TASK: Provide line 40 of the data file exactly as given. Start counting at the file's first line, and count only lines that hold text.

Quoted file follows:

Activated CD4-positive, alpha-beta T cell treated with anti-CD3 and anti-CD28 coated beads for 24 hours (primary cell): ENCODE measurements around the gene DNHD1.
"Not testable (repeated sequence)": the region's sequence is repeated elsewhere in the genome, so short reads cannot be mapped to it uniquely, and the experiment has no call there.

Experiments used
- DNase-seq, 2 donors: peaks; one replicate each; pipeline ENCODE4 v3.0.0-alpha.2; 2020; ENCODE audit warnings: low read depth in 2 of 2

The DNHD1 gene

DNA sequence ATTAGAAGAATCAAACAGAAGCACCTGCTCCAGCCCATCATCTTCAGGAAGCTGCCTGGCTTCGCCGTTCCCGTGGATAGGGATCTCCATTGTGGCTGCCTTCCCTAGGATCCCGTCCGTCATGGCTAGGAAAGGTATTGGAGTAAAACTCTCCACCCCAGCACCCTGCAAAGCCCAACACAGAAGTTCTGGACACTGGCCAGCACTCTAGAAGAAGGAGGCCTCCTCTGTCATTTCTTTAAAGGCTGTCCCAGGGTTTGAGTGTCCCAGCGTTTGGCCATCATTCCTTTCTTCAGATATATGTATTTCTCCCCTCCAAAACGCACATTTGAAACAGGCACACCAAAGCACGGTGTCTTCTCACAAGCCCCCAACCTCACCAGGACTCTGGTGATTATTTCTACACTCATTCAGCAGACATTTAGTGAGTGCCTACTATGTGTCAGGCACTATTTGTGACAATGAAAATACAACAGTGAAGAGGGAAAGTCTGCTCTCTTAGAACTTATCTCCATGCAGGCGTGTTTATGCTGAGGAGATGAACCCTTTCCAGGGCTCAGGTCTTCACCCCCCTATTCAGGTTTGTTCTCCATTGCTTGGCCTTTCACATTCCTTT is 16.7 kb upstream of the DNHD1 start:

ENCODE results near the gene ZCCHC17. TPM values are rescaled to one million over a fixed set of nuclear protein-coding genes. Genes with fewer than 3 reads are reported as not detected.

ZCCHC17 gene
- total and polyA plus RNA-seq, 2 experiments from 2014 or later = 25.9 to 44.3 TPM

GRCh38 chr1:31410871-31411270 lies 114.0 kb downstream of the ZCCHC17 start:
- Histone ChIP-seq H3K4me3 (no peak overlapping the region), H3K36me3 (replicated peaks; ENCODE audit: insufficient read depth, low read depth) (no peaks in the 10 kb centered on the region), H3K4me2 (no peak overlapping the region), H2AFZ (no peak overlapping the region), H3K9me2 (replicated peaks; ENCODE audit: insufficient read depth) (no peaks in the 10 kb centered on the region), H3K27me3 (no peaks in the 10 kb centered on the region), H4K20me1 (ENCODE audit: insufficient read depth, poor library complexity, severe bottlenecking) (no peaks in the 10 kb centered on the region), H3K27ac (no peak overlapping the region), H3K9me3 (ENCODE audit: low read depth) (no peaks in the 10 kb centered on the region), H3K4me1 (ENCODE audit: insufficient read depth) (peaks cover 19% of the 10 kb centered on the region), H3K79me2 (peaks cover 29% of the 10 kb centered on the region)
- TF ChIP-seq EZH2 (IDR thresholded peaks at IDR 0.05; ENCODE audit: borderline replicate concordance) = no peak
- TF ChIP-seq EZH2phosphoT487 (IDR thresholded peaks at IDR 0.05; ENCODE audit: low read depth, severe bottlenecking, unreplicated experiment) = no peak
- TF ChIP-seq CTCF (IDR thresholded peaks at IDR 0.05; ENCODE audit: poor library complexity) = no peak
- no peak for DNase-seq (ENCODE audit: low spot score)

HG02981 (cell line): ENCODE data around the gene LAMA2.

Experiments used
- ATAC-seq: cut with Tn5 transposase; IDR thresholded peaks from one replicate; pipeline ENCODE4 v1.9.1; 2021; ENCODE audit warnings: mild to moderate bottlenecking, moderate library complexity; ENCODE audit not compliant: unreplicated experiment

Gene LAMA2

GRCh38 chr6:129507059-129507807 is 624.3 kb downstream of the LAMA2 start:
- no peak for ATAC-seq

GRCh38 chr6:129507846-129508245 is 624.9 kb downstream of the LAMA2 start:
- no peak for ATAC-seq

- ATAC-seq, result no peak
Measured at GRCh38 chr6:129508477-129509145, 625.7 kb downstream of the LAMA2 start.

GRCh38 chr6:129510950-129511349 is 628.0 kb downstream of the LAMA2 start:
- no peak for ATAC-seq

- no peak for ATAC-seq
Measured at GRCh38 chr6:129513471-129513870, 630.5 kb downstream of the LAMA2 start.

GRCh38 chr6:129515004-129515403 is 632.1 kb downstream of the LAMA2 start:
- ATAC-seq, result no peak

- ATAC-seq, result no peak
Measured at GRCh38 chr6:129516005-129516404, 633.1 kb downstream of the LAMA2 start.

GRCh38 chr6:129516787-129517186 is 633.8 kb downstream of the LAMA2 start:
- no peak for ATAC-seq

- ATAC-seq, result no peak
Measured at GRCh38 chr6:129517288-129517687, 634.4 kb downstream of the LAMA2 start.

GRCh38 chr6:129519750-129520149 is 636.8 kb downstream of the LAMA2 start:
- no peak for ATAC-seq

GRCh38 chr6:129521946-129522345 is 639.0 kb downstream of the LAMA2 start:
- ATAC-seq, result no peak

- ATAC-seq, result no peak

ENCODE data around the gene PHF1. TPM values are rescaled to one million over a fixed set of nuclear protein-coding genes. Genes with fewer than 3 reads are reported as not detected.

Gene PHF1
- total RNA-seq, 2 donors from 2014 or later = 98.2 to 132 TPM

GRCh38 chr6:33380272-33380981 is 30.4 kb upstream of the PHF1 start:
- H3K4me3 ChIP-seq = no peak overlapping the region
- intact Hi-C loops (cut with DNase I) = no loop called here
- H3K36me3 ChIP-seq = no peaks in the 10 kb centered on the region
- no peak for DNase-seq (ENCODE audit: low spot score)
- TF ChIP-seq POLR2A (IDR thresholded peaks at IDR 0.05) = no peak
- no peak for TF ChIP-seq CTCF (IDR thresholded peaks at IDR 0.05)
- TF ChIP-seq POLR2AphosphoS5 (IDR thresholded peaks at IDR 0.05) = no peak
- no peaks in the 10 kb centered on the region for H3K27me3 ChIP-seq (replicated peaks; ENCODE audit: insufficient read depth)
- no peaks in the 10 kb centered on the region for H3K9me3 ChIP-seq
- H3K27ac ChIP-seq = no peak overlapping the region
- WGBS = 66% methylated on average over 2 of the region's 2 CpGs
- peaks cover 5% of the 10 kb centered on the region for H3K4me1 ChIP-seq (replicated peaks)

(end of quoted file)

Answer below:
GRCh38 chr6:129521946-129522345 is 639.0 kb downstream of the LAMA2 start: